News Release 

Cancer researchers study cognitive dysfunction after chemo

University of Pittsburgh

Grant Announcement

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IMAGE: Clinical psychologist, Biobehavioral Cancer Control Program, UPMC Hillman Cancer Center. view more 

Credit: UPMC

PITTSBURGH/INDIANAPOLIS, May 4, 2021 - Cancer researchers at the University of Pittsburgh School of Medicine and Indiana University received a five-year, $3 million grant from the National Cancer Institute (NCI) to study cognitive dysfunction after chemotherapy.

Following chemotherapy, survivors often find it more challenging to learn new tasks, remember words or do things as efficiently or quickly as they once did. That's why Robert Ferguson, Ph.D., a clinical psychologist in the Biobehavioral Cancer Control Program at UPMC Hillman Cancer Center, developed a cognitive behavioral therapy called Memory and Attention Adaptation Training, or MAAT, which will be the focus of the first large-scale, multi-center study thanks to the new grant.

Ferguson is collaborating with Brenna McDonald, Psy.D., a member of the Cancer Prevention and Control research program at the Indiana University Melvin and Bren Simon Comprehensive Cancer Center, to test MAAT and supportive therapy to determine the effects of both on improving memory problems and emotional resilience among breast cancer survivors.

MAAT is cognitive behavioral therapy in which survivors work with a psychologist to identify specific situations at home or on the job where memory problems are likely to occur and to learn specific strategies to address those issues. In supportive therapy, survivors also work with the psychologist, but they explore emotional strengths and build resilience in coping with memory problems and cancer survivorship in general. Both therapies consist of eight telehealth visits of 45-minutes each.

"The survivor and therapist review what currently is known--and not known--about memory problems associated with cancer and cancer treatment," said Ferguson, an assistant professor of hematology/oncology in Pitt's School of Medicine. "They also address distress and aggravation that can accompany memory difficulty in daily life to identify the specific situations and apply strategies to reduce or mitigate memory problems."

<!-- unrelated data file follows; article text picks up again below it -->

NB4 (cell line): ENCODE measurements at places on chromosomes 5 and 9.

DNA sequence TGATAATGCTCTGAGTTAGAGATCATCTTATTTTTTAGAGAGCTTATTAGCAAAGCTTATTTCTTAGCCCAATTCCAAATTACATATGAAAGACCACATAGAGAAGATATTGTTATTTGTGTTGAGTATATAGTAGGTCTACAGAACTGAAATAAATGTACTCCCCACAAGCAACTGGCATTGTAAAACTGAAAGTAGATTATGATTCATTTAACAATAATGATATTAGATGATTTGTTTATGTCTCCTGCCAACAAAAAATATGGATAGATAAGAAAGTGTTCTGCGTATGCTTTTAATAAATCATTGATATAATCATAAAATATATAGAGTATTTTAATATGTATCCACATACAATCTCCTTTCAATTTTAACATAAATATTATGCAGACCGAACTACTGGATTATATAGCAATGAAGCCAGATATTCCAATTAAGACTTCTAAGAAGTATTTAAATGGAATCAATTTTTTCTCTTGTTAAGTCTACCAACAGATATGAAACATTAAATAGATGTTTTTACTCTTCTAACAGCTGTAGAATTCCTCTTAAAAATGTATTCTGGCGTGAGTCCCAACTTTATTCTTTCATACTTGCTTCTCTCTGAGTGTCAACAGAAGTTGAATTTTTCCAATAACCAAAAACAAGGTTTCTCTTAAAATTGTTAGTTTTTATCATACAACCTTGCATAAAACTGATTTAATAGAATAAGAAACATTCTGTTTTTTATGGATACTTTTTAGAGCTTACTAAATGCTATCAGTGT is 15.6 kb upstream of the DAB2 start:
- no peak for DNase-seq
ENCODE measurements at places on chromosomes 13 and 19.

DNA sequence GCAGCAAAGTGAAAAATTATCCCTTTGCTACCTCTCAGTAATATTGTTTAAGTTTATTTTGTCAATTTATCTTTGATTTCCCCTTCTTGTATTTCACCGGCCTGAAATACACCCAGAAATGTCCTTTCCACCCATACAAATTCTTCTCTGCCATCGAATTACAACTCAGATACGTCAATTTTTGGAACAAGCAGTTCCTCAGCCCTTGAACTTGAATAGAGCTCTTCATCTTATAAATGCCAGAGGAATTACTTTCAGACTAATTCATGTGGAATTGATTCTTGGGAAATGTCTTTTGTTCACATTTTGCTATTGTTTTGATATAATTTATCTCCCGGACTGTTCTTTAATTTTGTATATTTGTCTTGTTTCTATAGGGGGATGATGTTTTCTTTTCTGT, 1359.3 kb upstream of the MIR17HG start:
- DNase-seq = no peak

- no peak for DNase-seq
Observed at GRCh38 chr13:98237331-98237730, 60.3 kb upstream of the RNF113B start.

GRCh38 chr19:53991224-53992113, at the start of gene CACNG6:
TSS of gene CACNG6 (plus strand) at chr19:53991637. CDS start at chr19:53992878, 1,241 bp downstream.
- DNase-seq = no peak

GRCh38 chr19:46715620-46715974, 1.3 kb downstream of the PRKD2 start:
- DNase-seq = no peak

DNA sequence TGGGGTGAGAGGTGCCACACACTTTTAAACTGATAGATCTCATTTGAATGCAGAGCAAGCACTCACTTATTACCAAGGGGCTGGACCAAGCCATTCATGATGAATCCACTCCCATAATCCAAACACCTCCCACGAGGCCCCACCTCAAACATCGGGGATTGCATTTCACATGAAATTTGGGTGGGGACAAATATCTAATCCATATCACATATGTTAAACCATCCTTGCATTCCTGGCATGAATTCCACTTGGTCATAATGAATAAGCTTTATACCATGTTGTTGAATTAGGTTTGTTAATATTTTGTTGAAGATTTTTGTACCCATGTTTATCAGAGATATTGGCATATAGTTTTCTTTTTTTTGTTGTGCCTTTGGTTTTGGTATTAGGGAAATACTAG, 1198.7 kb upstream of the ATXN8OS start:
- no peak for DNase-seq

Participants will learn to recognize that everyone at some point forgets something, said McDonald, professor of radiology and imaging sciences at IU School of Medicine.

"We all sometimes forget something, such as why we walked into a room. And that's OK. We know, however, that patients are quick to attribute that to their treatment, which makes them feel helpless," she said.

Both therapies have been designed and tested as a telehealth-delivered therapy to reduce travel and time burdens on survivors and families. While it can be delivered in office, too, many survivors have exhausted their paid time off work and may have used much of their savings to help pay for cancer treatment, so the telehealth option often is preferred.

With the latest grant, the researchers will look at the functional MRI of participants to evaluate underlying changes in brain activation patterns that are believed to be associated with treatment. In previous research, Ferguson and McDonald have demonstrated enhanced working memory following treatment among individuals with traumatic brain injury.

The two researchers are building on a collaboration that started when they were both faculty at Dartmouth College nearly two decades ago. They conducted small clinical trials and pilot studies on the cognitive symptoms in breast cancer patients, which led to the development of MAAT.